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FBI Links Diavol Ransomware to Trickbot, Offers IOCs and Mitigations


January 21, 2022

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FBI Links Diavol Ransomware to Trickbot, Offers IOCs and Mitigations

The FBI’s Internet Crime Complaint Center (IC3) has issued a flash alert connecting Diavol ransomware to the threat actors behind the Trickbot banking Trojan.

The FBI’s cyber division says it first learned of Diavol ransomware in October 2021. Analysts quickly associated the data-encrypting malware to the developers of Trickbot, the infamous banking Trojan with capabilities that make for a modular malware ecosystem.

Trickbot attack vectors include batch files, email phishing, Google Docs, fake sexual harassment claims, and the usual malware-laden executables.

According to the IC3, The bot ID generated by Diavol is nearly identical to the format used by Trickbot and the Anchor DNS malware, also attributed to Trickbot.

As for the ransomware payload, Diavol encrypts files using an RSA encryption key and cherry-picks file types to encrypt based on a pre-configured list of extensions.

“While ransom demands have ranged from $10,000 to $500,000, Diavol actors have been willing to engage victims in ransom negotiations and accept lower payments,” reads the notice. “The FBI has not yet observed Diavol leak victim data, despite ransom notes including threats to leak stolen information.”

The flash alert includes a rather simple technical overview of the malware’s behavior, along with a few clear indicators of compromise to help IT administrators identify an ongoing attack or infection.

A ransom note example is also included, along with the usual recommended mitigations, such as:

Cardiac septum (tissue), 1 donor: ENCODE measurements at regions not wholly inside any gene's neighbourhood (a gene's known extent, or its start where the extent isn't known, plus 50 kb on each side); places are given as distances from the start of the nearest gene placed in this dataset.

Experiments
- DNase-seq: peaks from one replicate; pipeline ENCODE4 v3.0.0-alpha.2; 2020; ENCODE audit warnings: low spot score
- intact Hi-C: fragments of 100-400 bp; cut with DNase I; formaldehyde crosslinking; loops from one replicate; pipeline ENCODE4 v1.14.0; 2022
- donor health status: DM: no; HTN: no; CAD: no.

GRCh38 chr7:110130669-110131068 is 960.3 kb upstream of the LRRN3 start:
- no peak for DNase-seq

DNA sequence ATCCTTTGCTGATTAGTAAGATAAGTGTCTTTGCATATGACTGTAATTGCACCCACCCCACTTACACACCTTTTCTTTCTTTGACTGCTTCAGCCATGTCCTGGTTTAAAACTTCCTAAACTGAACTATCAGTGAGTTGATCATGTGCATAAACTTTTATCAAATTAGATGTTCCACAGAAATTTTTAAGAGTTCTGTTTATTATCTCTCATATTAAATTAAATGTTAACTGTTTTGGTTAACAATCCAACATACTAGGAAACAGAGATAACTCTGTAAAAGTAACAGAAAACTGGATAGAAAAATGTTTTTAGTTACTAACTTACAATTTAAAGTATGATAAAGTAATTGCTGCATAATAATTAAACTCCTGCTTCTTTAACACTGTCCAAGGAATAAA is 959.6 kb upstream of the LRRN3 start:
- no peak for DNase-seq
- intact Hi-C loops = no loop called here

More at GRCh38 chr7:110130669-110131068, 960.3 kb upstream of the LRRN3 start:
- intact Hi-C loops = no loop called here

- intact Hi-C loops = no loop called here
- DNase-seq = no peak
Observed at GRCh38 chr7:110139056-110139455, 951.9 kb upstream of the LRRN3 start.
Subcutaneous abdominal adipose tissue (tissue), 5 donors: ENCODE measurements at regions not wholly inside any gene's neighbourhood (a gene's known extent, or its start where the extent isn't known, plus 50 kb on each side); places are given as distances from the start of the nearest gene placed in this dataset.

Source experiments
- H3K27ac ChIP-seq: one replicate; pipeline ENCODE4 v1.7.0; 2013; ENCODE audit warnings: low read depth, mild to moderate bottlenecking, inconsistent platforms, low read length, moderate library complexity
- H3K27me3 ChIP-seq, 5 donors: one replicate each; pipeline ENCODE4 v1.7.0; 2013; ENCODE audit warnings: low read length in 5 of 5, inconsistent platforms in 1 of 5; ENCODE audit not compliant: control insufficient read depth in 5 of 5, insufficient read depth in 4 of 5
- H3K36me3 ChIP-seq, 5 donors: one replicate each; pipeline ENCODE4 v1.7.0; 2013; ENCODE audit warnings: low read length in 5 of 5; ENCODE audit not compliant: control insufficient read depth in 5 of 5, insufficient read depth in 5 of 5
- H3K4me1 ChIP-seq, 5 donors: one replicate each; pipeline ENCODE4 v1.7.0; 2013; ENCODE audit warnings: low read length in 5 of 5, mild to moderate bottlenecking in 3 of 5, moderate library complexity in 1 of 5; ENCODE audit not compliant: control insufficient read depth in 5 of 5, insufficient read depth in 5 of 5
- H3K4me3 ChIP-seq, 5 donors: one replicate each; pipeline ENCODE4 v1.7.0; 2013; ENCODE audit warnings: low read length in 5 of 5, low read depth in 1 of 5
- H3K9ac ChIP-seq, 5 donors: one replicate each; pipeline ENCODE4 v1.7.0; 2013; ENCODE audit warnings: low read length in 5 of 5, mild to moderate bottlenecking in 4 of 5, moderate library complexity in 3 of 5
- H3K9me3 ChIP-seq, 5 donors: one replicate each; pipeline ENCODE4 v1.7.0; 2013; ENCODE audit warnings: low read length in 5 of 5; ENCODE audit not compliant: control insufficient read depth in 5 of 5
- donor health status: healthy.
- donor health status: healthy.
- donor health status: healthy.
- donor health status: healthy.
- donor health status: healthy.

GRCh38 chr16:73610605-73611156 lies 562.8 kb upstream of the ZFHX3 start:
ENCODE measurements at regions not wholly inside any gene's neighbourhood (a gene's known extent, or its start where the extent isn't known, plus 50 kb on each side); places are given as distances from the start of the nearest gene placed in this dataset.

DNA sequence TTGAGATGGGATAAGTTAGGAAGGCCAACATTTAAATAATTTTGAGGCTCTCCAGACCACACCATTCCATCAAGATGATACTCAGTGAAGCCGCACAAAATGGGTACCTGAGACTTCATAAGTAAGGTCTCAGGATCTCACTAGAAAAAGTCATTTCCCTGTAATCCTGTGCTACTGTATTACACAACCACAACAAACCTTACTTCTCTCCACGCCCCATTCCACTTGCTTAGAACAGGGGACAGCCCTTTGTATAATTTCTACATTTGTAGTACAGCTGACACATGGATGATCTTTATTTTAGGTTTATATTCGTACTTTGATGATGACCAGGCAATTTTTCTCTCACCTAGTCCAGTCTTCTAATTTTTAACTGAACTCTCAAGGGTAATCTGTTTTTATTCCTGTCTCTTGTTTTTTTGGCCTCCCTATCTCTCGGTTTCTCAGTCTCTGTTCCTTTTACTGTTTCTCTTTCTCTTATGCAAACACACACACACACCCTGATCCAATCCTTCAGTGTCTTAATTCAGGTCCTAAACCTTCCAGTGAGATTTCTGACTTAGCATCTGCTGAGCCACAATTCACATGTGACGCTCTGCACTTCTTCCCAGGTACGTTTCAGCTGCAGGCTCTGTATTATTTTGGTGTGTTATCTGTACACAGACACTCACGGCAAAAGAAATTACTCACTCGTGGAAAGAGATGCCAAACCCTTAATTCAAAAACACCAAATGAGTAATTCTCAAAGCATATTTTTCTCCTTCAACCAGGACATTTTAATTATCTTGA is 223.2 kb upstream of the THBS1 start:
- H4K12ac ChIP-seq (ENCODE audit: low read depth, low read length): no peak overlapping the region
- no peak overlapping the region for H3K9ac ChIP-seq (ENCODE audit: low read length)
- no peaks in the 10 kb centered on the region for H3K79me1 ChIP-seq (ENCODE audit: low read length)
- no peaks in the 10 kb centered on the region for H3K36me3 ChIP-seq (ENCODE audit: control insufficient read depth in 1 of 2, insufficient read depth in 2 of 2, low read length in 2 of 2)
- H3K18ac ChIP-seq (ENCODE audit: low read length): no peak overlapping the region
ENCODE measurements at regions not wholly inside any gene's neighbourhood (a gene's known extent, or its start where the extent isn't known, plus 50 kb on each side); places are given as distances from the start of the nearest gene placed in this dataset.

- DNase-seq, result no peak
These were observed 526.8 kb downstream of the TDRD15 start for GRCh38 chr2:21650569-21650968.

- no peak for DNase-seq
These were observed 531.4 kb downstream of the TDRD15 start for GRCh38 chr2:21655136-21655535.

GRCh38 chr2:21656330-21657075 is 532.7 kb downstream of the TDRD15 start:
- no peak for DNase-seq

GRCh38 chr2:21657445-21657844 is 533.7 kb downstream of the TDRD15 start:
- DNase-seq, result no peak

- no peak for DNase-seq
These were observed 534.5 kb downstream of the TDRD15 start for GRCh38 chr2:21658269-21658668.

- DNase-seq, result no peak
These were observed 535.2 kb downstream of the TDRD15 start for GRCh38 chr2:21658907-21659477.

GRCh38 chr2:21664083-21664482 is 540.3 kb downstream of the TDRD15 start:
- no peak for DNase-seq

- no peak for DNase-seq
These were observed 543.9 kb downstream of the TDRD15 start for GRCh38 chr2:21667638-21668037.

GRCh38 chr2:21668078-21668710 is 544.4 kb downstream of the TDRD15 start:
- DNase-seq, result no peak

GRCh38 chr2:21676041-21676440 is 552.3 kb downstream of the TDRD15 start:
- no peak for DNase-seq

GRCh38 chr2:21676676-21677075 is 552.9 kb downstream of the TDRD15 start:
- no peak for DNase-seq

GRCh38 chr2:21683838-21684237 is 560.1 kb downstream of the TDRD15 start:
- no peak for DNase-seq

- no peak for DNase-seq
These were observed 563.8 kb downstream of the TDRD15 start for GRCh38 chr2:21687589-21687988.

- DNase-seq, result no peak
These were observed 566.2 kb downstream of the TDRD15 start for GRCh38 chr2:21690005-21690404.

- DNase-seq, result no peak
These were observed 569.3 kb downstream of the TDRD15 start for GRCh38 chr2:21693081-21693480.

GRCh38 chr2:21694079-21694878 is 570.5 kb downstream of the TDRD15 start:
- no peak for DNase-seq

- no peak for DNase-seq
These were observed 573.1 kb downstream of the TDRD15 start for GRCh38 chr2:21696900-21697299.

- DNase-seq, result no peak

· Have a recovery plan in place

· Implement network segmentation

· Keep regular backups and password-protected copies offline

· Use antivirus

· Keep everything up to date and patched

· Use strong passwords and multi-factor authentication

· Require admin credentials to install new software

· Conduct cybersecurity awareness and training programs

The fed asks Diavol victims to not just report the incident to their local field office but also to share any details that might help investigators identify and catch the perps.

This includes communication logs to and from foreign IP addresses, Bitcoin wallet information, the decryptor file or a benign sample of an encrypted file.

“Doing so provides the FBI with critical information needed to prevent future attacks by identifying and tracking ransomware attackers and holding them accountable under US law,” according to the alert.

As always, the agency discourages victims from paying ransoms, as payment does not guarantee files will be recovered, and will likely also embolden the threat actors to strike again.

“However, the FBI understands that when victims are faced with an inability to function, all options are evaluated to protect shareholders, employees and customers,” the agency notes.




Filip has 15 years of experience in technology journalism. In recent years, he has turned his focus to cybersecurity in his role as Information Security Analyst at Bitdefender.

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